There's a difficulty that all writers of men's style books have, which is what exactly is the book to say? Is it a guide to how to dress? A history of clothes? A discussion of men's fashion in general, or only that particular area of men's fashion that the author likes?
The days when men required a book to tell them the precise rules of dressing in polite society are long gone, except for one or two very niche dress codes such as Royal Ascot or a White Tie Ball. Indeed, those days probably never existed since men were presumably brought up to dress well according to their social status and, if they really had social mobility in mind, they need only observe and copy the dress of their social 'superiors'. Magazines covered the changes in fashion, but surely guidebooks of the type so popular now were superfluous?
My point being that a book (and there are many) which claims to tell men the rules of 'dressing for success', 'dressing as a gentleman' or anything similar is very difficult to write, for the simple reason that those rules don't exist. A book might very well tell you how to dress as a 1930s gentleman, or a 1950s gentleman, or perhaps a member of the elderly landed gentry in 2010, but all of these would be costume guides, not style guides. Therein, I feel, lies the problem with so many men's style books.
All of which brings me, in a roundabout way, to the subject of this review. Gentleman: A Timeless Guide to Fashion. I've got the more up-to-date 2009 edition, which has a pinstriped cover. The much older one has a red cover and a picture of a man in his underwear on the front. Take your pick.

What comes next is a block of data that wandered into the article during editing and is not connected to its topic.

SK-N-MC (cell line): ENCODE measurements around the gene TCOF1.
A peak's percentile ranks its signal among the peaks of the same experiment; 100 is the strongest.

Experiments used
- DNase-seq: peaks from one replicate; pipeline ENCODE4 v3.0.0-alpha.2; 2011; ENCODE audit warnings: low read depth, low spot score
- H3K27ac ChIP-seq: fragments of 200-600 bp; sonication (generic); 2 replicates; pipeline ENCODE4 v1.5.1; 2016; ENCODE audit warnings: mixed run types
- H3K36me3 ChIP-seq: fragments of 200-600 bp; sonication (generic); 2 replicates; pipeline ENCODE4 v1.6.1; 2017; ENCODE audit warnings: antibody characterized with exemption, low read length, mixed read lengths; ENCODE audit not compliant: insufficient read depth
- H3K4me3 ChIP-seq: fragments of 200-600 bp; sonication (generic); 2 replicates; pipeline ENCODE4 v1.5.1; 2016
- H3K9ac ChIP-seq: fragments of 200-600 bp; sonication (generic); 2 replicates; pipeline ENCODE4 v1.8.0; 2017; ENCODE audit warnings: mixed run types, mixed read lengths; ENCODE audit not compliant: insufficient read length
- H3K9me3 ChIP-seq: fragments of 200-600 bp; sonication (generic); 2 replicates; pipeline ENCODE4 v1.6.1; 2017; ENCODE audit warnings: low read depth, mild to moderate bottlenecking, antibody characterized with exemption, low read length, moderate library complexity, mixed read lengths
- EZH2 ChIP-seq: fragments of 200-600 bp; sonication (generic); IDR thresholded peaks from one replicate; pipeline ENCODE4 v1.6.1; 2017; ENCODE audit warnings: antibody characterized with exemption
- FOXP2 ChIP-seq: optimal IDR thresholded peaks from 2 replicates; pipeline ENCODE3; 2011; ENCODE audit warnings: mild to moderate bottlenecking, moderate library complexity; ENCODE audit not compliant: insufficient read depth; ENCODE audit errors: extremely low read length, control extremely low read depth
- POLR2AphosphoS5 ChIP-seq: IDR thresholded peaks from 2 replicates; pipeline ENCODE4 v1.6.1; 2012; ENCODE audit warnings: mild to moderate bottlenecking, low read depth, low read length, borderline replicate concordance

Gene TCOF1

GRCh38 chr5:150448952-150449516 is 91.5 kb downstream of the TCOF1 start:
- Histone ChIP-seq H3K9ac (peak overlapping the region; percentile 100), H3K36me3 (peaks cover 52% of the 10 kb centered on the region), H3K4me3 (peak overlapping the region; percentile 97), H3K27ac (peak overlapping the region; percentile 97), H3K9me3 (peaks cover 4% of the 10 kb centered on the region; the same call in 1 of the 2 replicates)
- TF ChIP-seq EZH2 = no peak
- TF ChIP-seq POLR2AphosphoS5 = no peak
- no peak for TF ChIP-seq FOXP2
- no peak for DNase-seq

I thought I would love this book, and I do... a bit. But not quite as much as I had thought. It suffers, I feel, from the problem I've discussed above in that the author seems to have set out to write a guide to the rules of being a well-dressed gentleman, and then wisely backed off at the last minute when he realised that such a task is impossible. Instead, the book is a mish-mash of the history of clothes, suggestions on where particular items might be bought, rare and timidly-worded guidance on what is and what is not appropriate in certain cituations, and the occasional incongruous bit of highly specific advice (a page on which socks to wear with which shoes, and pictures of the difference between Italian, US, French and English casual outfits, for example).
Areas where the author might genuinely have been able to offer some useful insight are oddly skirted around. For example, he hints at the vital importance of knowing when to wear gloves with white tie, but says nothing as to what the rules might actually be.
On the plus side, the book is incredibly wide-ranging; covering everything from underwear to shaving kit to golf shoes, and everything is illustrated with an array of attractive full-colour photos. It may well inspire you to buy a proper shaving brush, a few more cashmere jumpers, or a tweed suit. On the other hand, it's less likely to give you any practical guidance on which ones to buy. It, like so many of these books, is really best suited to the coffee-table or perhaps the five minutes before sleep.
AG'E-MES: Bags Designed and Made in Britain
3 hours ago